Do you need planning permission for a loft conversion:
Loft conversions are one of the most popular home improvement projects for UK homeowners seeking to add living space. Converting unused attic space into an extra bedroom, office, or other rooms can add significant value and liveability to your home. However, most loft conversion projects require obtaining planning permission from your local council before any building work can legally begin. This is because loft conversions typically involve major structural changes to the existing roof, including adding dormers, skylights, altering roof shape and pitch, raising heights, and more. These types of significant alterations usually need approval through the planning permission process.
- Permission required – In most cases, loft conversions will require obtaining planning permission before any work begins. This is because they involve significant structural alterations.
- Roof changes – Any changes to the shape of the roof, including adding dormer windows, skylights, raising the ridge height, or altering the roof pitch typically need permission.
- Permitted development – However, some loft conversions may be completed without permission under permitted development rights if they meet requirements like not exceeding volume allowances.
- Building regulations – Regardless of planning permission, building regulations approval will also be needed for the structural work.
- Two-stage conversion – A two-stage conversion with an initial structural frame followed by fitting out may avoid immediate planning permission.
- Uncertainty – If in any doubt, contact your council’s planning department to discuss your specific loft plan and requirements.
While loft conversions add useful living space, homeowners should carefully confirm if permission is required for a smooth process. Unauthorized loft works can risk enforcement action.
Do you need planning permission for a conservatory:
Adding a conservatory can provide homeowners with an inviting new living space filled with natural light.
However, planning permission requirements need careful review. In most cases, building a new conservatory will require obtaining planning permission from your local council beforehand. This is because conservatories are legally classified as home extensions, essentially adding a new room onto the existing house footprint.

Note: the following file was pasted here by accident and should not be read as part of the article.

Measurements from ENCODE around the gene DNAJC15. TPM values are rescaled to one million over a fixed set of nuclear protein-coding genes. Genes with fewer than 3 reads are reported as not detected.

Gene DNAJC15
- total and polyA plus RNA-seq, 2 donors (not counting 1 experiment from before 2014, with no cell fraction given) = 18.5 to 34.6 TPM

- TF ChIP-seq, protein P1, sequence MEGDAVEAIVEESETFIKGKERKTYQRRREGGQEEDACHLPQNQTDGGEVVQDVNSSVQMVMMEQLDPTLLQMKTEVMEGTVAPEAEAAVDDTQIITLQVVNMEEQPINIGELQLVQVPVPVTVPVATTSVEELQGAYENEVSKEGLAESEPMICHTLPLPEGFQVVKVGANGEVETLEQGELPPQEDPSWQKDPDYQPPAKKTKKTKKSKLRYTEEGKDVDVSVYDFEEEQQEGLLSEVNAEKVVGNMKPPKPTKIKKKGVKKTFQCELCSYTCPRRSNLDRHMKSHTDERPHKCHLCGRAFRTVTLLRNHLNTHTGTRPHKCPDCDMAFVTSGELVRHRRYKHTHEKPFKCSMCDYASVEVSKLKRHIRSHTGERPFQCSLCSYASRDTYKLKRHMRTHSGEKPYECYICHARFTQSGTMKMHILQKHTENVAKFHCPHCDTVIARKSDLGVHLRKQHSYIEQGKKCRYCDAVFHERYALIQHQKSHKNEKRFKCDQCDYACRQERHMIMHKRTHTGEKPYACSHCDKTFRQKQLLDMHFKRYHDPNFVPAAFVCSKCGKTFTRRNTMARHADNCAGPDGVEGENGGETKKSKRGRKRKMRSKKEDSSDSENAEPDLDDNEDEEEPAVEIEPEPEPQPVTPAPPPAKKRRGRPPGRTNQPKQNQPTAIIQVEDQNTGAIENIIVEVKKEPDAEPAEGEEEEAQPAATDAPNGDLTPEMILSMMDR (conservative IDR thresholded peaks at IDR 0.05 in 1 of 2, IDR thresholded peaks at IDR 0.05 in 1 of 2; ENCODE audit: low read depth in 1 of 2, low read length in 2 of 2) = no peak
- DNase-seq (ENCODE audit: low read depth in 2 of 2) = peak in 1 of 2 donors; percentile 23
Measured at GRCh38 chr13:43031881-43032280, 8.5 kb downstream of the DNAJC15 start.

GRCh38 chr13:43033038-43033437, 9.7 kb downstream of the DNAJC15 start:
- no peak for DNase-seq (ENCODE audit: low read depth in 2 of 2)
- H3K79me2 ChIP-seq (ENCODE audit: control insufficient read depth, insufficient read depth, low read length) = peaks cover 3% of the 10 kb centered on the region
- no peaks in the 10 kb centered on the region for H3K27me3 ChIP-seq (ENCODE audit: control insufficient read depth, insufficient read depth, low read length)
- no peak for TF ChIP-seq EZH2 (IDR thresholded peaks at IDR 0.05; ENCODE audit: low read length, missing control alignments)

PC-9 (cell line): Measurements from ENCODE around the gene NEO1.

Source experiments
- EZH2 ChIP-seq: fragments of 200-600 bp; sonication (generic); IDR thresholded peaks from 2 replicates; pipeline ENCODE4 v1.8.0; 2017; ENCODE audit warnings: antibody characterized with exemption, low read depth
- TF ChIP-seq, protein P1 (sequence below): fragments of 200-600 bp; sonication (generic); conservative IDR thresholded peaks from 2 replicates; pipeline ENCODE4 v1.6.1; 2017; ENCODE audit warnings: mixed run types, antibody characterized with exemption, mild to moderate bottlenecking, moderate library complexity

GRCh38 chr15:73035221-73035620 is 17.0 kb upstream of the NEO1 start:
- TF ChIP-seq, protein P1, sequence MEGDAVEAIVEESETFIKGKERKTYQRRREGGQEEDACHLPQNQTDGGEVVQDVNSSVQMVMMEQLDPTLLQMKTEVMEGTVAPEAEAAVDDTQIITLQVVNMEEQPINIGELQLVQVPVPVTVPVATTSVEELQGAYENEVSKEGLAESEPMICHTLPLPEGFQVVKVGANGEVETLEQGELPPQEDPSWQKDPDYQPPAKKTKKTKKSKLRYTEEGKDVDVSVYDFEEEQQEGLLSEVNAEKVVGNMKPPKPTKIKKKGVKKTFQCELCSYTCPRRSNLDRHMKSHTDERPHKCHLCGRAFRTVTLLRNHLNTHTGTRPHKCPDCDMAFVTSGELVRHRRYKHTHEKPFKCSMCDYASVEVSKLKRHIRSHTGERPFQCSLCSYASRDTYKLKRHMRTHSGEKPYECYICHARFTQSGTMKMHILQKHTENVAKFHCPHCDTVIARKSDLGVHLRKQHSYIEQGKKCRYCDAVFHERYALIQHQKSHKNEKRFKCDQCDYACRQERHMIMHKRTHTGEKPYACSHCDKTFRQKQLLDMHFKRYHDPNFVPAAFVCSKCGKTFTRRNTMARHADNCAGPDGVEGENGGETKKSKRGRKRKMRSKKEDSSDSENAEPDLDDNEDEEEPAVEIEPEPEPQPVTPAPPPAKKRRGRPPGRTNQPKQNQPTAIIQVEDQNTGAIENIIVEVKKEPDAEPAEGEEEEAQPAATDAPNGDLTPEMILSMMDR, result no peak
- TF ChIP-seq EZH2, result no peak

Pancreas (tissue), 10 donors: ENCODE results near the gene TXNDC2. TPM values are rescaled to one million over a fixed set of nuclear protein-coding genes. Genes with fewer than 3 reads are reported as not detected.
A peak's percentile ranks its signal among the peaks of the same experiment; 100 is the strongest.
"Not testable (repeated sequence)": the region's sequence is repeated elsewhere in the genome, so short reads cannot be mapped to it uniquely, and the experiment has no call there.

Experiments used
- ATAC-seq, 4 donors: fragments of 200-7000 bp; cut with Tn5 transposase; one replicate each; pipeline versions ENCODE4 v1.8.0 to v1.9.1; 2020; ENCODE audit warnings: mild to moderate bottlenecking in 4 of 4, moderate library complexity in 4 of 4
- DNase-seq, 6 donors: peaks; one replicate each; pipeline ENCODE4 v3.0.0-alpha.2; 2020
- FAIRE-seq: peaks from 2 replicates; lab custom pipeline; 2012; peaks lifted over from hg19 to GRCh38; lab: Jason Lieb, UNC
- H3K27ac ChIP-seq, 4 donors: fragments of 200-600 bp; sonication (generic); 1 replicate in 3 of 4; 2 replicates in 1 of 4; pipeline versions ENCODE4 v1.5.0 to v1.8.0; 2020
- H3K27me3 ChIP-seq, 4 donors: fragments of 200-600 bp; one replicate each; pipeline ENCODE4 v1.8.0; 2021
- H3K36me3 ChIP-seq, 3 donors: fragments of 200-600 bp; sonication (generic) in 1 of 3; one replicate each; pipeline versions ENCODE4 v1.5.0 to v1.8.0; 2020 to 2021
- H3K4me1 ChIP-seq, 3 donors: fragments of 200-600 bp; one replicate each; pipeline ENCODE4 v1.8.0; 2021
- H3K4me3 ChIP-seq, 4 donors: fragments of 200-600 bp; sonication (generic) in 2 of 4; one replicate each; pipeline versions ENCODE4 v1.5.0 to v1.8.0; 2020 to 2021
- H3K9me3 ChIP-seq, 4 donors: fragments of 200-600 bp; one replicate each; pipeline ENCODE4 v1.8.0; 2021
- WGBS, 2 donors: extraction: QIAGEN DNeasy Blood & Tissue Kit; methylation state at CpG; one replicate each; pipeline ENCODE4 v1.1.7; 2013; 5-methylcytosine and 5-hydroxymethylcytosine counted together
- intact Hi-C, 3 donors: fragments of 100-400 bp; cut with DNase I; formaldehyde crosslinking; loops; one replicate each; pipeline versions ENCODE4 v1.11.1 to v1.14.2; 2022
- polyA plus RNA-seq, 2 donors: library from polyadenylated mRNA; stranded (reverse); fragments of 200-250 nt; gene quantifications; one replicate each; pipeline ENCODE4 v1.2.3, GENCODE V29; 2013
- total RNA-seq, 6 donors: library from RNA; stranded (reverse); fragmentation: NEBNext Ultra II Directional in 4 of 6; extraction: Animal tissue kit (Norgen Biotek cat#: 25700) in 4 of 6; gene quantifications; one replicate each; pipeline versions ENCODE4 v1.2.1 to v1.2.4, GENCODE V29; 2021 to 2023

As such, the default position is that planning permission will be needed, unlike for some interior renovations. There are exceptions if the proposed conservatory falls within permitted development limits relating to size and placement, but it’s always advisable to check with the council to confirm.
- Default position – Planning permission required as conservatories count as home extensions
- Permitted development – Exceptions if conservatory meets permitted development size and position limits
- Size limits – Maximum size limits apply for permission exemption (e.g. 30 sq/m floor area for detached homes)
- Position – Must be single storey and not extend beyond rear wall of original house
- Materials – Certain materials required such as glass roof and majority glass walls
- Impact – Size and placement must not significantly impact neighbours
- Listed buildings – Special rules apply in listed buildings or conservation areas
- When in doubt, check – Always consult your council to confirm if permission is required
- Building regulations – Separate to planning, building regulation approvals will also be needed
Carefully checking if a conservatory requires permission can avoid headaches down the road if unauthorized work requires reversal. For planning permission information on conservatory roofs go here.
Planning permission is a key part of the process when undertaking significant home improvements and construction projects. By taking the time to determine if your proposed works require planning approval and obtaining permission where needed, homeowners can avoid potential enforcement action and delays.
Always check with your local council in the early stages of a project to confirm if permission is required. The application process also enables the council to ensure your plans meet important regulations related to design, size, placement, environmental impacts, preservation orders and more. While permission takes time and modest fees, having the proper approvals can prevent headaches and ensure your project proceeds smoothly.
Hiring architectural and planning consultants can also provide valuable expertise when navigating the system. With the proper permissions secured ahead of time, you can undertake renovations, extensions, loft conversions and other major home projects with confidence